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Hope for Progress?

Hope for Progress?

Screen Shot 2014-08-15 at 12.24.34 PMFew were surprised when voters statewide rejected Amendment Seven that would have increased sales taxes three-fourths of 1 percent to fund a variety of transportation infrastructure improvements. So another year goes by, and nothing gets done. And another. And still another. And how many more after that? Voters balked the poorly devised amendment for a number of reasons but mostly because truckers got a pass on motor fuel taxes, while we “four-wheelers” are angry and intimidated by the big rigs as they tear up Interstate 70, most of which is at least half a century old.

Maybe only the direst of emergencies will arrest voter intransigence and come up with a way to generate the cash to fix the state’s crumbling infrastructure. One almost wishes the governor could declare a state of emergency and get folks back on the job and plunge into the growing list of projects that need attending to. Tolling would represent the easiest and quickest fix if it were legislatively possible, but it is not. It wouldn’t take very long to put toll booths with the E-ZPass option at the Warrenton and Higginsville exits, charge $1 per visit and watch the cash roll in.

Missourians justly celebrate fiscal responsibility, balanced budgets and superior bond ratings while wisely eschewing deficit spending. MoDOT deserves encomiums of praise for doing so much with so little, but the sands in the revenue hourglass have been thinning for years. Any hope for progress in Missouri has been crippled by the nightmarish consequences of two of the worst restrictions ever put into force: legislative term limits and the Hancock Amendments. Sure, to raise the hackles of my conservative friends, progress in Missouri has been severely stymied in recent years by the unintended consequences of these two rather odious and apparently permanent restrictions. Then there’s the stubborn refusal to increase motor fuel taxes over the years and the slavish legislative devotion to lobbyists as opposed to the voters who presumably elect these solons.


Taxes, taxes, taxes

General sales taxes in Missouri were first enacted as temporary measures to fund relief and welfare disbursements during the Great Depression. The first temporary sales tax became permanent, the rate went from 1 to 2 percent and then 3 percent on Oct. 13, 1963; it is now 4.225 percent. Cities and counties could not levy additional sales taxes at first, but this restriction was eventually lifted, and Columbia joined the sales tax bandwagon in 1970. Given its thirst for revenue, it’s somewhat surprising that Columbia — with thousands who work here but live elsewhere — has not considered a city income tax along the lines of the “earnings tax” voters in Kansas City, Missouri, passed on Nov. 5, 1963.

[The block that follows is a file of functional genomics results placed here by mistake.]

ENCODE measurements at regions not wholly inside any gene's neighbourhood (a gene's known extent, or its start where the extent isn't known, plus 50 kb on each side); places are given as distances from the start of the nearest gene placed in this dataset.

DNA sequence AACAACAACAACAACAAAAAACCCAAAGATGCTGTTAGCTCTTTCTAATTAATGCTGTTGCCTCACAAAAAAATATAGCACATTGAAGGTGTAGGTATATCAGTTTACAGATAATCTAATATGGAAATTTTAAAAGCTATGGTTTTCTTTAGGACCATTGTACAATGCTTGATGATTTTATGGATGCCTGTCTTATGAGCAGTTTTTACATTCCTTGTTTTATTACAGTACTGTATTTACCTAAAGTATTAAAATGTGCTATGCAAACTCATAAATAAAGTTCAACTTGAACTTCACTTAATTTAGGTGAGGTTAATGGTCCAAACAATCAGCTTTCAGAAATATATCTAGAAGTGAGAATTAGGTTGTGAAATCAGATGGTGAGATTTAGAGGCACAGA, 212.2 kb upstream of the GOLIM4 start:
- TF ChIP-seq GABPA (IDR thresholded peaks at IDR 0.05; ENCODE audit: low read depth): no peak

We can thank the marvelous Hancock Amendments for this colorful, albeit bitter sundae of layered sales taxes as city and counties have scrambled in recent years to cunningly devise new ways to extract money from us. Few can list and give the fractional percentages of additional sales taxes tacked onto the basic 4.225 percent rate. Depending on where you shop, the layer cake of sales taxes approaches 10 percent. The latest admittedly ingenious way of extracting new revenue — still only a proposal here — would generate new fees based on travel and trips taken.

Because it’s rather easy to implement, business establishments would be metered via driveway-imbedded sensors with fees remitted to the city based on the number of visits. If 10,000 cars went through a given establishment’s drive-thru facility every month, and the fee per visit was $1, that would add up to $120,000 a year. Multiply this by hundreds of situations across the city, and the bountiful revenue surge would be substantial. If the drive-thru dispenses food, add $1 to the price of the comestibles, and chalk it up as a cost of doing business in our fair city.


Big Brother is watching

Even craftier is the idea to monitor trips taken from your home to wherever. The city owns the streets, which are lined with thousands of utility poles. The rush to saturate Columbia with privately owned fiber optic networks plus the city’s own fiber network opens the door to exhaustive video monitoring of our homes and the movement of its respective occupants both to and from. Technology outdoes itself every day as pole-mounted state-of-the-art cameras and other sensing devices can identify license plates, recognize and profile faces and otherwise monitor our activities, relaying these seemingly innocent gleanings over infinite-capacity fiber networks to whoever deems it their business to know about us.

As Big Brother is invited to monitor our daily activities, a trip taken from our home to wherever would be effortlessly monitored and logged by the agency charged with following our movements. A taximeter of sorts follows your wanderings from home to wherever and charges you so much per mile of each trip taken. Assume the starting rate for excursions from home is a 1 cent per mile, and the accumulated mileage per month is 300. That means you would kindly render $3 to the Caesars of the City, tacked on to your Columbia Water and Light bill. It’s Orwellian to be sure but entirely possible in this new era of high tech where increasingly pervasive government monitoring has invaded our private lives.

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